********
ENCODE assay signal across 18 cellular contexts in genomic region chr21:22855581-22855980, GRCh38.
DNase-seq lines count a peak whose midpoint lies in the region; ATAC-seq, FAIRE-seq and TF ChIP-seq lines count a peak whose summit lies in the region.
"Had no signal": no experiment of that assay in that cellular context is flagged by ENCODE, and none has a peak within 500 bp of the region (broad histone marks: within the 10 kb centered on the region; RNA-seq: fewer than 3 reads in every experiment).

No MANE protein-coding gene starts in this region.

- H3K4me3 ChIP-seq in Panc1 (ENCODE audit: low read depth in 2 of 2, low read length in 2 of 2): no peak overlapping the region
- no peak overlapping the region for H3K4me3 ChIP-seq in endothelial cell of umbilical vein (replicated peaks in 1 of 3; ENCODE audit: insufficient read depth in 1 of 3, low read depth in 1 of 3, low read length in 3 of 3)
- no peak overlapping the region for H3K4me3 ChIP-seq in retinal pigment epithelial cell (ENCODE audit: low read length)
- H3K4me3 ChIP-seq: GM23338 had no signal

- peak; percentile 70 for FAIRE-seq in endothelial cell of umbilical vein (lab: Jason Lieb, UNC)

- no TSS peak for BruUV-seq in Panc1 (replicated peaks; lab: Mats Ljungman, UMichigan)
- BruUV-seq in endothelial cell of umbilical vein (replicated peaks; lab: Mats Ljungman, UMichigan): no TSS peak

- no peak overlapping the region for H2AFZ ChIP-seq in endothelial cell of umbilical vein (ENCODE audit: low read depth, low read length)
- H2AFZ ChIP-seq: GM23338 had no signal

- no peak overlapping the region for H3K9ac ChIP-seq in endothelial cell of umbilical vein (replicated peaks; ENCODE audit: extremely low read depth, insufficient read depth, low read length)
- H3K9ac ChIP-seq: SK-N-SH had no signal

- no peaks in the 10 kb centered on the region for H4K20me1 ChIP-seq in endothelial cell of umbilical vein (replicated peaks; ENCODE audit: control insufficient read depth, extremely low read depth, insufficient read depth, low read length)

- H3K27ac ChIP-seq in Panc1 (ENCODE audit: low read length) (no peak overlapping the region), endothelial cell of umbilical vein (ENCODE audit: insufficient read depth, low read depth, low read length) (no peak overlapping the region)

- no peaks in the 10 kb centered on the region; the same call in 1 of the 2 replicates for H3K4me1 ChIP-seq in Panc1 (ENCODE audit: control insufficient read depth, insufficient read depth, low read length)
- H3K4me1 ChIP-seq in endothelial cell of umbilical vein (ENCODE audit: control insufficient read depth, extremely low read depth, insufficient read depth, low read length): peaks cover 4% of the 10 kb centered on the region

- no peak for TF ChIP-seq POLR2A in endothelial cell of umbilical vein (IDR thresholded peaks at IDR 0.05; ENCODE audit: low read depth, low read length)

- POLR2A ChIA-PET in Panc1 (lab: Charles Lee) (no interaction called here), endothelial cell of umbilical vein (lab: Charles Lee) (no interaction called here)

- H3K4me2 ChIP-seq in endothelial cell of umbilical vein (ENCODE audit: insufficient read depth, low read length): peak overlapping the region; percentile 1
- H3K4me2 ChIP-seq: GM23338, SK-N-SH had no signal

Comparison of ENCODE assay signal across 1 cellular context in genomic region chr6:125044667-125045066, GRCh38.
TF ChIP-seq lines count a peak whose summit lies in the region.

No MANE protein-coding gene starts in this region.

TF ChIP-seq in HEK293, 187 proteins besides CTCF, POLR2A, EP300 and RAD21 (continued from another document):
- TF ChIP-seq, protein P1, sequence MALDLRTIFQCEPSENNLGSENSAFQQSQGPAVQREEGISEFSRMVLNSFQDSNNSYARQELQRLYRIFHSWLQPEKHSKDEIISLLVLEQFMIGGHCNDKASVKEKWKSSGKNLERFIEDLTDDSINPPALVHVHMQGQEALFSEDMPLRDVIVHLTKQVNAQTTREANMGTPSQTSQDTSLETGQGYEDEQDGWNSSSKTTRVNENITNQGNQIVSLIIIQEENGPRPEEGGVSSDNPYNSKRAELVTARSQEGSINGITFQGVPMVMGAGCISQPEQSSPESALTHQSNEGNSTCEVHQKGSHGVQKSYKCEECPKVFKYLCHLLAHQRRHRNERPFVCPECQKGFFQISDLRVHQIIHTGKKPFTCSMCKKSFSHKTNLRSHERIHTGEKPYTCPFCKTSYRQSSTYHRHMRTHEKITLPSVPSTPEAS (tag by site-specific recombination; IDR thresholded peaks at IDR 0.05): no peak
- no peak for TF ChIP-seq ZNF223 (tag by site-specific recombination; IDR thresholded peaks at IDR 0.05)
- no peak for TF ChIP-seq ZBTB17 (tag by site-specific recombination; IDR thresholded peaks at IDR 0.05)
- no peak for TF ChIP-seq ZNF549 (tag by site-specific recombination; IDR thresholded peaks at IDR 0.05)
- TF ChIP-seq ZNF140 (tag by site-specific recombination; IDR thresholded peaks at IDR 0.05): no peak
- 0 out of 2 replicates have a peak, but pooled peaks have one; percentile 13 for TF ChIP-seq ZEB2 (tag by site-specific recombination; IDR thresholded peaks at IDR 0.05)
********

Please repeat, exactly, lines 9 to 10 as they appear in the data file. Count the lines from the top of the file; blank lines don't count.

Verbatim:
- peak; percentile 70 for FAIRE-seq in endothelial cell of umbilical vein (lab: Jason Lieb, UNC)

- no TSS peak for BruUV-seq in Panc1 (replicated peaks; lab: Mats Ljungman, UMichigan)